Ireland’s first craft distillery, Glendalough, was founded by a couple of mates in 2011, with the aim of recapturing “Ireland’s lost heritage of great spirit production” – and the results so far haven’t disappointed.
Founded by Barry Gallagher and Brian Fagan, along with Gary McLoughlin and Kevin Keenan, the team behind the distillery has a wealth of spirits industry knowledge. Gallagher and Fagan are drinks analysts working in the finance area of the industry, while McLoughlin and Keenan are advertising specialists who’ve spent years working with some of the best brands in the market.
The distillery has taken a forward-thinking approach to production and has so far produced a sterling range of liquors with overwhelmingly positive results.
In a sense the lads looked back to go forward and started off making poitín (pronounced pot-sheen), a traditional drink that the Irish are pretty keen on. In essence, poitín is new make spirit made from barley and has evolved over the centuries into whisky as we know it today, mainly through the introduction of oak casks for ageing. Records dating as far back as 584AD show that Irish monastic settlements like Glendalough were the birthplace of distilling in Ireland, predating Scottish clergyman Frair John Cor’s efforts by almost 1000 years. Whisky, along with the bagpipes, are Ireland’s gift to Scotland, much like the Kiwi fruit is Australia’s gift to New Zealand.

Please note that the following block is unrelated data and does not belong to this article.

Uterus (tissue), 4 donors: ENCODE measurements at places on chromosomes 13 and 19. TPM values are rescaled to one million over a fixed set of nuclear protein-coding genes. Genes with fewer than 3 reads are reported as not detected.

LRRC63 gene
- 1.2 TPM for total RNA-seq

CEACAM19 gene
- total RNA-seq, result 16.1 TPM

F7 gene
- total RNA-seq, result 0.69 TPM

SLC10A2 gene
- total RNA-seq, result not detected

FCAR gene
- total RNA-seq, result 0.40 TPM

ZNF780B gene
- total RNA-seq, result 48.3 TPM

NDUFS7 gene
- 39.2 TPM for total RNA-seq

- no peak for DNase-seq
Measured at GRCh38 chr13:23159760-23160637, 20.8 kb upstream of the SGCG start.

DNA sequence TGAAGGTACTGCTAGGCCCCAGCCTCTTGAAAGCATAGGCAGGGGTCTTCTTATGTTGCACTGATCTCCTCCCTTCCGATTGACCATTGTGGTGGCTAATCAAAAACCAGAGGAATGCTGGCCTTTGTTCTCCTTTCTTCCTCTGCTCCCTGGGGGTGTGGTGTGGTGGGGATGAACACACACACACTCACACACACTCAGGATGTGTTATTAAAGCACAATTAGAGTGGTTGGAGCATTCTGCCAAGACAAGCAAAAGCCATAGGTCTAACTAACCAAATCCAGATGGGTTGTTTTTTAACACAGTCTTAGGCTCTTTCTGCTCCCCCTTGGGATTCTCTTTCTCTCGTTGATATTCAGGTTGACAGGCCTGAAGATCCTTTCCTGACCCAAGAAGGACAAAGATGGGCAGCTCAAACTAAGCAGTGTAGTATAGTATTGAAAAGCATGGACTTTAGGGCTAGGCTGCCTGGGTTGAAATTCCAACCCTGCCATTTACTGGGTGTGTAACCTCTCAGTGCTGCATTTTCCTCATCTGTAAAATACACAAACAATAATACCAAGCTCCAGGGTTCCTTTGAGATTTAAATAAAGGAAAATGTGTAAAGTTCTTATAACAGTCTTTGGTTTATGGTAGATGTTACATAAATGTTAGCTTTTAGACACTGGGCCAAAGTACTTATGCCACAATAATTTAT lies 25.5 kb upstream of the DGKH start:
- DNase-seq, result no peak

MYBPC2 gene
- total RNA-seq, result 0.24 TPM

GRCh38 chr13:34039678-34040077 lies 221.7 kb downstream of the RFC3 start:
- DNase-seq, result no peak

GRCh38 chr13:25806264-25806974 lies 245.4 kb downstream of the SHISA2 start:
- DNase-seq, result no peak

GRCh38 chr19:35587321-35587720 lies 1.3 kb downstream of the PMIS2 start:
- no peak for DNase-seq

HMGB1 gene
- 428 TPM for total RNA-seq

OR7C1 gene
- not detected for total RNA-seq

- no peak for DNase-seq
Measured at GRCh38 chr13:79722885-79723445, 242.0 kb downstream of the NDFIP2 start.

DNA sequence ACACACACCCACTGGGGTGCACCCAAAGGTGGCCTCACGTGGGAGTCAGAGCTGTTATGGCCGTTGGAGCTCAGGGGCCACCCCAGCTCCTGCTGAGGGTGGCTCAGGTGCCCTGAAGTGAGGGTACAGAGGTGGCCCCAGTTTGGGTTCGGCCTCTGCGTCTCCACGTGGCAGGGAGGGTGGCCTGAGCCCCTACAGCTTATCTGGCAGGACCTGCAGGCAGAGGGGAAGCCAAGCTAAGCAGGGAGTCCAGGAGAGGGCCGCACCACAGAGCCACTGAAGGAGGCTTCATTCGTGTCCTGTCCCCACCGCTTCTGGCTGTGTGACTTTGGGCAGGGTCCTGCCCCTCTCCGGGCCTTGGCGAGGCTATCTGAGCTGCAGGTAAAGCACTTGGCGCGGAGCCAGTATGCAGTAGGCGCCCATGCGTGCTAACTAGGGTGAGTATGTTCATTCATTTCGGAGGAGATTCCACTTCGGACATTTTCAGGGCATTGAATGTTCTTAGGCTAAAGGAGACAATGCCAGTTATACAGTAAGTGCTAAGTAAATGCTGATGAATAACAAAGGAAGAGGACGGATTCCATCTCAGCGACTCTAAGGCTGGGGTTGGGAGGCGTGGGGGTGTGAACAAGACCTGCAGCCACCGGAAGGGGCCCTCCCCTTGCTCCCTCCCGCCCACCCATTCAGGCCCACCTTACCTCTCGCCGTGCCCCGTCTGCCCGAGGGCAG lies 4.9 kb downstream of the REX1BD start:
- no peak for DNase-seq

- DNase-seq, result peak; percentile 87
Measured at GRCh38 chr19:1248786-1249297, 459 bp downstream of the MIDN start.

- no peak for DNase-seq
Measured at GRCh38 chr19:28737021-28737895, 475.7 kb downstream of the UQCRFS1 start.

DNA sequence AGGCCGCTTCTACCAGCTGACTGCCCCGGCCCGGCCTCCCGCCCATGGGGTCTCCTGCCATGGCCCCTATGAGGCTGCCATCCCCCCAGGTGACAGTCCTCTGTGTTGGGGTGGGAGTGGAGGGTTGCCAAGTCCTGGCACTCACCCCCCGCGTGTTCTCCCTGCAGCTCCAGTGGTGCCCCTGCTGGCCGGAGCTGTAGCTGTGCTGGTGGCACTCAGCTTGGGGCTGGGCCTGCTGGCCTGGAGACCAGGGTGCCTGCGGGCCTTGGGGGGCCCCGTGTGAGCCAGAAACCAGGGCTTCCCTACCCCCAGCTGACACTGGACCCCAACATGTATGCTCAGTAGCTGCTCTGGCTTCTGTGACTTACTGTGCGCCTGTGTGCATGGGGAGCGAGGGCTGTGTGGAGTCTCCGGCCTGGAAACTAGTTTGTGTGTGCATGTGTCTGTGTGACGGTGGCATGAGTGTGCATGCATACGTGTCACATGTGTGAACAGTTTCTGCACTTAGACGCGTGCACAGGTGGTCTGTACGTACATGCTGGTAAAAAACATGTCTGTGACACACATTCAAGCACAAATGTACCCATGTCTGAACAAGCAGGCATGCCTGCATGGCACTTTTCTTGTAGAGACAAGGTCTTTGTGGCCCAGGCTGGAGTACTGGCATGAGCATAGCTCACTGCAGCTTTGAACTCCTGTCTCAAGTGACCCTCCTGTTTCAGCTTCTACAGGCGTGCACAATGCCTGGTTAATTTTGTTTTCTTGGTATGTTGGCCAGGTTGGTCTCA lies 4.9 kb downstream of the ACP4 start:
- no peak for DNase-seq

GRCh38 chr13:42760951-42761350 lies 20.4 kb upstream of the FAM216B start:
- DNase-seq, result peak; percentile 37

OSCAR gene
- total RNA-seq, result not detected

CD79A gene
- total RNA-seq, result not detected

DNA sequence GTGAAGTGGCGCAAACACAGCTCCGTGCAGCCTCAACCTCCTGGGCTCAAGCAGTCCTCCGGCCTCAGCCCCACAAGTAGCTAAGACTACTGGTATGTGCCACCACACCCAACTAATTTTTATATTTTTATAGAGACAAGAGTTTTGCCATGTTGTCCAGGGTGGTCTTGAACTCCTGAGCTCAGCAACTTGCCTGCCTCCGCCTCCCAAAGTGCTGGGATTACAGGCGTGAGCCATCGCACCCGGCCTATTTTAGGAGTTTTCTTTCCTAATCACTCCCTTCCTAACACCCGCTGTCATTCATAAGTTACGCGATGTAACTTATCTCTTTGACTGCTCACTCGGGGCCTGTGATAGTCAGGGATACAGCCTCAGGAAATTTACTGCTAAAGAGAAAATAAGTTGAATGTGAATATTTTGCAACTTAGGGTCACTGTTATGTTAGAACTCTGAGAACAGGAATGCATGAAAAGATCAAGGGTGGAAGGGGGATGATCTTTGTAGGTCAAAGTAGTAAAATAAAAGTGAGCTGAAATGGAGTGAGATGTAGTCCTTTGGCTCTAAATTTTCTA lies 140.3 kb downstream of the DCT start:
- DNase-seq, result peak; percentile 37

During the 18th and 19th centuries, there were more than 200 licensed (and many unlicensed) stills operating throughout Ireland, most of which were producing poitín for local consumption. As regulations were tightened, the vast majority of those stills were closed down – and now Glendalough is seeking to bring back part of the pioneering spirit that saw Irish whisky evolve into the wonder that it is today.
Spurred on by a great local reception for their poitín, the company decided to purchase their current base of operations in Glendalough village, County Wicklow. Not surprisingly, the site was chosen for its superb water, drawn from the nearby Wicklow Mountains and Glendalough’s patron saint, St Kevin, can be found on every bottle that comes through the distillery.
While Glendalough makes poitín and even gin, it’s long term plan has always been the revival of Irish single malt whisky. Earlier this year the distillery released it’s single malts on an unsuspecting, and now ever grateful, whisky world with a huge splash at two of the world’s “grand slam” blind tasting competitions, the San Francisco Spirits Awards and London’s Spirits Masters. The 13 Year Old was named Best Irish Whiskey and Best Single Malt Irish Whiskey in San Francisco, while the 7 Year Old, our whisky this month, backed it up with a Master in London.